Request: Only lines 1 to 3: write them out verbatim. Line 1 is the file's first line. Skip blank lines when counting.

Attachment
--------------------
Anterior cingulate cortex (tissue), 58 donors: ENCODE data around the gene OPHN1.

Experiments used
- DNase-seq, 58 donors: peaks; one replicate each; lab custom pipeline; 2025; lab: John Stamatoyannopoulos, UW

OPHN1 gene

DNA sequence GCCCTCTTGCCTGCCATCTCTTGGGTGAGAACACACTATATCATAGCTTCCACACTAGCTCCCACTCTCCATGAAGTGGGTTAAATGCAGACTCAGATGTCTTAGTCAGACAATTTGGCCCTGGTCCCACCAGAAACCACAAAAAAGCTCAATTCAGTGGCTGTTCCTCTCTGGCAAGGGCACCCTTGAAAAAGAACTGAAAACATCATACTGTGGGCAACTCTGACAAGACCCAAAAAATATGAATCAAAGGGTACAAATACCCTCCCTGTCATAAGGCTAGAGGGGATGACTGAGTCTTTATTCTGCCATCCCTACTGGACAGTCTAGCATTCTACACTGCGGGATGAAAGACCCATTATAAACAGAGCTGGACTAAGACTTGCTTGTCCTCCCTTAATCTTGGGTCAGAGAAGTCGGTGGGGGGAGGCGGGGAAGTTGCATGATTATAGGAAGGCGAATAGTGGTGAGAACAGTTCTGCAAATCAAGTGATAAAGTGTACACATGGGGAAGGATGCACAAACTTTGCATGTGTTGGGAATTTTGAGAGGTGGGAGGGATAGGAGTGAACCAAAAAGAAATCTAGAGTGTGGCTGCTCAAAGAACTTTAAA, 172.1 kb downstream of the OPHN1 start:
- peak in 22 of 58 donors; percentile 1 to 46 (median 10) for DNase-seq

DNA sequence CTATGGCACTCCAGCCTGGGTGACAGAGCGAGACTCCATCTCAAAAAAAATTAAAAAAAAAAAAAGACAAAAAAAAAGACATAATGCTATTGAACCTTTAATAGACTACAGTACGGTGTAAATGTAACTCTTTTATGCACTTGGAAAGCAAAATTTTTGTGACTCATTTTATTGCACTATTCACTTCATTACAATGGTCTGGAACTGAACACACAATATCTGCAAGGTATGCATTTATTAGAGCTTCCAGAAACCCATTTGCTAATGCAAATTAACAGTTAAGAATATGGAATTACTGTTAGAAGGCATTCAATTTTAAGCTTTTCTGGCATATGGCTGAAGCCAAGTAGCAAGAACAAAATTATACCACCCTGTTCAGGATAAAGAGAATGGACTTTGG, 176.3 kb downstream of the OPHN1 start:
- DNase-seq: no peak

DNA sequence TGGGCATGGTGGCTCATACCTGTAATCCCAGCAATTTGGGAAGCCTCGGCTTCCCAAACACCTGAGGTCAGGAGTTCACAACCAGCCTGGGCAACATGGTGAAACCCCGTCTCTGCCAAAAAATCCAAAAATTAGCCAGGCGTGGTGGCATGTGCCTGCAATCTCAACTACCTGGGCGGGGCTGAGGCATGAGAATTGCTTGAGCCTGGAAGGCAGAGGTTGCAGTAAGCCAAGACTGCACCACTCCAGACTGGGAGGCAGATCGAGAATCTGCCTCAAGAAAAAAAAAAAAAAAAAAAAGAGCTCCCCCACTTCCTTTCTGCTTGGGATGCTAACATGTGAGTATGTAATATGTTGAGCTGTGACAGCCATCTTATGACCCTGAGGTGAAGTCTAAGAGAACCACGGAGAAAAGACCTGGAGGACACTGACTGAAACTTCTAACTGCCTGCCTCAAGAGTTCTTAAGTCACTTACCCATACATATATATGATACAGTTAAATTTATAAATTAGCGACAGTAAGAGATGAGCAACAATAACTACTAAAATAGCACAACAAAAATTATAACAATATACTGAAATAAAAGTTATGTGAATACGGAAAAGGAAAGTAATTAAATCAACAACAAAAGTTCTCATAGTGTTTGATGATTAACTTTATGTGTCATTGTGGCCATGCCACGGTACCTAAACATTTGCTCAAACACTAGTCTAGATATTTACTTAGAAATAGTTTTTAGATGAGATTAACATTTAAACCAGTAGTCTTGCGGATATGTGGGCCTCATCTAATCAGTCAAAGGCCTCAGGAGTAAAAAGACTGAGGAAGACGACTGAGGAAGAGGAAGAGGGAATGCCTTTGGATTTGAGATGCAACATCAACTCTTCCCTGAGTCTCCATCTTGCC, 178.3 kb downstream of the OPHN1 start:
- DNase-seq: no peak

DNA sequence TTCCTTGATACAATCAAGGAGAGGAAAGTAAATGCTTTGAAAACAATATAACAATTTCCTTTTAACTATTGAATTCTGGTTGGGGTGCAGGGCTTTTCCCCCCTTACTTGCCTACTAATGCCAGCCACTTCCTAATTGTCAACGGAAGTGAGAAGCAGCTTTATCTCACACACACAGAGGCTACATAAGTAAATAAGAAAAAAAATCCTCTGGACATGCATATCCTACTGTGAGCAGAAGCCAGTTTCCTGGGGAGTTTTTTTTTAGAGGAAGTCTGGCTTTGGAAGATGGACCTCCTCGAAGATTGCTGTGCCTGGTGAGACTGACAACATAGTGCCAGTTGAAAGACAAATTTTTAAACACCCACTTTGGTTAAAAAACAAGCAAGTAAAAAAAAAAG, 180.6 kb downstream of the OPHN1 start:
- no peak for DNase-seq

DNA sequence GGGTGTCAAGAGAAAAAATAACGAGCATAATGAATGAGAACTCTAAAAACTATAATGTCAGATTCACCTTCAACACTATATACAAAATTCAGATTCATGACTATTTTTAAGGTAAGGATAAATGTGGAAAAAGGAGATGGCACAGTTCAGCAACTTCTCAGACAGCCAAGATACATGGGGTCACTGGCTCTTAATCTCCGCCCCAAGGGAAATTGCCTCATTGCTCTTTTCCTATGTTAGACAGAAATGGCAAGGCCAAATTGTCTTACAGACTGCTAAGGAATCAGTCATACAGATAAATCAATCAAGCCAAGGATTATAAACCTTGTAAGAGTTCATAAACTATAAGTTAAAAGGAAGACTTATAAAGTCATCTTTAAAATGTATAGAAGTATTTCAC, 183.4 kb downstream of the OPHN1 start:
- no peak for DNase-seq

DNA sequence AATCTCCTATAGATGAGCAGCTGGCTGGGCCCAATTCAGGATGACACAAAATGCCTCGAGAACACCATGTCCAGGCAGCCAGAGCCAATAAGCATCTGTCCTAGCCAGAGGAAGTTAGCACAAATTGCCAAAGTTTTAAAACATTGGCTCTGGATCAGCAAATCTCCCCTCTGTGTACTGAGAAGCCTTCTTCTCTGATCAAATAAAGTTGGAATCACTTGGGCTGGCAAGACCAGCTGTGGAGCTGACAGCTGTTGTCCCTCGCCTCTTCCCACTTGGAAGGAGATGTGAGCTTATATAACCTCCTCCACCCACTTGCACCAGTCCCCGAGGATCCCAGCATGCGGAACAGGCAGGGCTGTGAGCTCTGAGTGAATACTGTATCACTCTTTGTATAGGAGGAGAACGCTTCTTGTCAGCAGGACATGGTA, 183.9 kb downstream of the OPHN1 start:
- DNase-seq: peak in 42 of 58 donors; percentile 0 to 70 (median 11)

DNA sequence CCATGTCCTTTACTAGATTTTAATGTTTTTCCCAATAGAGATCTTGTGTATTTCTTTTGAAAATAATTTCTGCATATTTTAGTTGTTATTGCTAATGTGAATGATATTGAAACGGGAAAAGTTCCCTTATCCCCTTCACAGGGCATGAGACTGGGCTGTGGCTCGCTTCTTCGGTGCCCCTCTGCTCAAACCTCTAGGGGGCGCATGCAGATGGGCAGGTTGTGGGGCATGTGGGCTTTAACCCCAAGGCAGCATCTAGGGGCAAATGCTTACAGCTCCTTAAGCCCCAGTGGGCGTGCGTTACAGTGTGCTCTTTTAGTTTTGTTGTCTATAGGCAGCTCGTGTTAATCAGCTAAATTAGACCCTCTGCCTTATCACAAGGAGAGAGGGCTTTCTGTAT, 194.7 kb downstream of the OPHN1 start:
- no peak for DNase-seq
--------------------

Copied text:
Anterior cingulate cortex (tissue), 58 donors: ENCODE data around the gene OPHN1.

Experiments used
- DNase-seq, 58 donors: peaks; one replicate each; lab custom pipeline; 2025; lab: John Stamatoyannopoulos, UW